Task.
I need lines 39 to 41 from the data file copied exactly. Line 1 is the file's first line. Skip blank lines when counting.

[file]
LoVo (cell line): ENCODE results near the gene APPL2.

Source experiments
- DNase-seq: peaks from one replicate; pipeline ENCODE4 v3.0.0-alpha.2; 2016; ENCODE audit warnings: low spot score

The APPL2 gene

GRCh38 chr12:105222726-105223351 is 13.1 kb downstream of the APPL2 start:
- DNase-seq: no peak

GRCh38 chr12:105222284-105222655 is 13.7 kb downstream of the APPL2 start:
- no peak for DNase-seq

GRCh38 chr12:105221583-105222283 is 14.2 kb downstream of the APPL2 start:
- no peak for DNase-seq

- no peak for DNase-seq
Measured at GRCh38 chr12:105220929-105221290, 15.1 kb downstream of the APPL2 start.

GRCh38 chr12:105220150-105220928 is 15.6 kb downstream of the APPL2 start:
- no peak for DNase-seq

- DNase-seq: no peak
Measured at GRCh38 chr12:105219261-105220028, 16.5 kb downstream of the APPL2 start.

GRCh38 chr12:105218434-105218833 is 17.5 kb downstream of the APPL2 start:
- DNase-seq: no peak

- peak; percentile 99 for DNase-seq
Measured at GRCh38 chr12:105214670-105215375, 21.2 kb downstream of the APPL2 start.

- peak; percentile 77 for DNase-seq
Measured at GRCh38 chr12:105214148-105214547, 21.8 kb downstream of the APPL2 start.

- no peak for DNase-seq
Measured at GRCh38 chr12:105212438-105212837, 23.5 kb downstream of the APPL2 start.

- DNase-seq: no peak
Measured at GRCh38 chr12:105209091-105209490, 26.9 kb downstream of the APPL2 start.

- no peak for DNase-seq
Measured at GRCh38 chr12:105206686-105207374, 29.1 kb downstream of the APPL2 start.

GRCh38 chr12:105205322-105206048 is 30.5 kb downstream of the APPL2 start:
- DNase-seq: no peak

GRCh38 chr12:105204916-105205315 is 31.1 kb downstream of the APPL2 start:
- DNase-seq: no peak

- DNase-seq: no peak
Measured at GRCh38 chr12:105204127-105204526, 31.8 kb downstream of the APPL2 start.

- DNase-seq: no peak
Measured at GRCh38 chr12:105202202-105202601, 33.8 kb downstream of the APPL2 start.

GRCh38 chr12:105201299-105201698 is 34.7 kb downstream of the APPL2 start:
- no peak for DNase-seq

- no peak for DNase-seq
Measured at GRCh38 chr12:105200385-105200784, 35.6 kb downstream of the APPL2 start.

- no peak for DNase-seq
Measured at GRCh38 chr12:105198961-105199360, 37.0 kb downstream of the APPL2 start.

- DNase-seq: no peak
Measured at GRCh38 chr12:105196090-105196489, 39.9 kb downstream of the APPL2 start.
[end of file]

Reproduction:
- no peak for DNase-seq
Measured at GRCh38 chr12:105200385-105200784, 35.6 kb downstream of the APPL2 start.

- no peak for DNase-seq